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  #56  
Old Thu 10 May 2012, 06:32
Richards
Just call me: Mike
 
South Jordan, UT
United States of America
VA = AMPS * (VDC * (1 / (SQRT(2)))

So, 15 A * 65VDC * ( 1 / (SQRT(2)) = 15 * (65 * (0.7071)) = 750 VA

The AC volts rating is used, not the DC volts rating. The large filtering capacitors remove most (95%) of the AC ripple on a DC power supply. If you use 15,000 uF to 20,000 uf capacitors (several capacitors in parallel, if needed), a 750 VA power supply and a 25A 400V bridge rectifier, you'll have just what you need for heavy duty work.

The bridge rectifier specified costs about the same as smaller units, which is why I don't use smaller units.

75 volt to 100 volt "snap caps" in the 6,000 uf to 10,000 uf range are plentiful and fairly inexpensive compared to the large "can" types that most people use. Look at some of the photos to see how builders have connected "snap caps" together in parallel with nylon wire-ties and heavy gauge connecting wire.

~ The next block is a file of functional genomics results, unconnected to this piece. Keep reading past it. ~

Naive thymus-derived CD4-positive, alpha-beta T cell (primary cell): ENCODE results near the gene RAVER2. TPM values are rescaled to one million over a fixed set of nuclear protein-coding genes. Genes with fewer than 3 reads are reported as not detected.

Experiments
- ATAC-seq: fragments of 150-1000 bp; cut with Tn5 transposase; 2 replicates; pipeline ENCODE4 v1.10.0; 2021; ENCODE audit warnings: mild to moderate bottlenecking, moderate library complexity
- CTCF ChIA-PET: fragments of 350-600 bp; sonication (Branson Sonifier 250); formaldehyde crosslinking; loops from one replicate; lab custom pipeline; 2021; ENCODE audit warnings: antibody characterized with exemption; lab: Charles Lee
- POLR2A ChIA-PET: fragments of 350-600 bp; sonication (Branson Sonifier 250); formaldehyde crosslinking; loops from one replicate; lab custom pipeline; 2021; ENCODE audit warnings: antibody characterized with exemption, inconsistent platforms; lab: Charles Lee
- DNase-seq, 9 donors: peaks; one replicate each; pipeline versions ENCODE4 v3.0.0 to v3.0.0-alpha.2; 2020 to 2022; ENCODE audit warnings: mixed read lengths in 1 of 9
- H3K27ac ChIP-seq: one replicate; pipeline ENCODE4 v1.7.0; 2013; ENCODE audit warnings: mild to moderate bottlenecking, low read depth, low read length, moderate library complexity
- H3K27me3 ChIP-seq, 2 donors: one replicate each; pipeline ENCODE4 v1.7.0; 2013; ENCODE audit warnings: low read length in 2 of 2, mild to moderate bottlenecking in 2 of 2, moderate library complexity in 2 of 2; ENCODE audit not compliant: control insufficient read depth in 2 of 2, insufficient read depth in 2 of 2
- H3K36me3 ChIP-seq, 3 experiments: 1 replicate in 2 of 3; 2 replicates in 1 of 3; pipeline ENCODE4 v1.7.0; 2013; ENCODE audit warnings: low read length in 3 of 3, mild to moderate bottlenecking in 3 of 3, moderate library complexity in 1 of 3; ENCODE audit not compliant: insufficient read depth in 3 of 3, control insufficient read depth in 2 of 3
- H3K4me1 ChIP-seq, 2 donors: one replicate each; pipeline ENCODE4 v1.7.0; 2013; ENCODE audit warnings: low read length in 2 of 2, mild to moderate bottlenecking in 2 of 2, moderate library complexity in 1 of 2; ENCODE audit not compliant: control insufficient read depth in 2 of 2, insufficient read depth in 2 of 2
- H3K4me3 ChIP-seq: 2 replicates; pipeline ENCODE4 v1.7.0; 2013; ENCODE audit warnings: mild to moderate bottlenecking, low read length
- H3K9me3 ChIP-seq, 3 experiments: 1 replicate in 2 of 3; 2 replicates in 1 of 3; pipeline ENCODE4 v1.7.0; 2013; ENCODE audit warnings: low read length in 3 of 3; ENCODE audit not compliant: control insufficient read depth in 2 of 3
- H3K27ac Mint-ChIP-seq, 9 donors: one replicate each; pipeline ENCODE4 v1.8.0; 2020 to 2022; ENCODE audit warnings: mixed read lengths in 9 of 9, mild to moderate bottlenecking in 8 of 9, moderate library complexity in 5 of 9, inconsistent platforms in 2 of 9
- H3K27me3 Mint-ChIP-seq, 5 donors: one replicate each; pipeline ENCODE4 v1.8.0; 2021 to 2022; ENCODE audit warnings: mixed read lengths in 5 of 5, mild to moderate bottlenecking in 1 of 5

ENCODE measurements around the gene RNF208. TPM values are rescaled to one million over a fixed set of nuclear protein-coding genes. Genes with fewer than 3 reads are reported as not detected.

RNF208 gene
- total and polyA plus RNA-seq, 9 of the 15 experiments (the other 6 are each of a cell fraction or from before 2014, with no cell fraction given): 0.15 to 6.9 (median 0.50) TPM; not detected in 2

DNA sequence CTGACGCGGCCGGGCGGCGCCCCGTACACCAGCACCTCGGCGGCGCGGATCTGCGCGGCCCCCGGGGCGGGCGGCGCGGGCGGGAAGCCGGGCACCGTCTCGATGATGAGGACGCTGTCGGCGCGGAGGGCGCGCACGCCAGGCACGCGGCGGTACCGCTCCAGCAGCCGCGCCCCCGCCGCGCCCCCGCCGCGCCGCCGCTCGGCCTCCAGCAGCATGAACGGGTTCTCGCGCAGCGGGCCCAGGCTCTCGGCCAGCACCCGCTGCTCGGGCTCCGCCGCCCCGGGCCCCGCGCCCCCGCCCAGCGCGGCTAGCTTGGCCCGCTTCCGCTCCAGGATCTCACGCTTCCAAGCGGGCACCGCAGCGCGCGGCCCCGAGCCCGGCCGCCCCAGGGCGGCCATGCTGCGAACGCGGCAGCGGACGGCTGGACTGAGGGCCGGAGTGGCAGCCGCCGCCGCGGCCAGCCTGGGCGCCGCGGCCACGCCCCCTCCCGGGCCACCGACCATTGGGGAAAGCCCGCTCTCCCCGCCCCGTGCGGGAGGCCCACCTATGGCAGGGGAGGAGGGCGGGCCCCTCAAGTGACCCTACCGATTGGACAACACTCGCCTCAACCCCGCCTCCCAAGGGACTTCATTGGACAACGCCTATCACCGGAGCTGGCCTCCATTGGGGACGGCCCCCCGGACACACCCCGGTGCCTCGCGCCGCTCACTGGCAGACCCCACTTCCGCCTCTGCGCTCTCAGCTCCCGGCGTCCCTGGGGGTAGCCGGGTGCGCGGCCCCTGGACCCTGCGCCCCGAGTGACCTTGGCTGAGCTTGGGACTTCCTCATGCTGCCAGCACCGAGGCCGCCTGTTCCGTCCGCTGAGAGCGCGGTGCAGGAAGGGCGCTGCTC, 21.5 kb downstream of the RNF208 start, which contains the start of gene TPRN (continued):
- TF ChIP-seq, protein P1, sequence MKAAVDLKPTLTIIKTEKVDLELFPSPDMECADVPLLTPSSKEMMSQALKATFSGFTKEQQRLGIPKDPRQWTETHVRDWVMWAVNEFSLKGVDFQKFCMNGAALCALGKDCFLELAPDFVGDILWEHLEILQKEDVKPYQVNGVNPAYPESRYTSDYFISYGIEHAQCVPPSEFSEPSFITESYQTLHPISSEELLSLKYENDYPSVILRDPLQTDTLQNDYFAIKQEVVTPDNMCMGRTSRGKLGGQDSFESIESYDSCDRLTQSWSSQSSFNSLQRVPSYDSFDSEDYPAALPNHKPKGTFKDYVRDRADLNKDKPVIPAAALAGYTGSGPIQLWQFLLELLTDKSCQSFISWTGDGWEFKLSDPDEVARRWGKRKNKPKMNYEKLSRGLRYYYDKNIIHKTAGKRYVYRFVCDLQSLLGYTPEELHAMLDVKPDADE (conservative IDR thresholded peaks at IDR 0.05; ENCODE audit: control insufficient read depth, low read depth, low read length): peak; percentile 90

You need caps whose voltage is rated at 150% of the AC value of the transformer because AC is measured using RMS and DC is measured at peak values. DC is SQRT(2) X AC, or 1.414 times higher than the the RMS AC value. That's why you need caps whose voltage is rated at 150% of the AC value of the transformer.
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  #57  
Old Thu 10 May 2012, 07:41
Axel1966
Just call me: Axel
 
Paris
France
Many thanks Mike, it's all I needed.
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  #58  
Old Sat 03 August 2013, 10:24
Fox
Just call me: Fox
 
Amsterdam
Netherlands
Quote:
I recommend to select the power supply voltage 20% higher than that formula. The motor heating can be controlled by a simple setting of the drive/motor current.
Am I correct in my assumption that Geralds recommendation in the openingspost is still valid (with my specs-see below), and that the reasoning behind this added 20% is that the calculation before the added 20 % will give you the unregulated DC power output, and this voltage will drop when under load ( which can be as much as 20 % ) hence the recommendation ?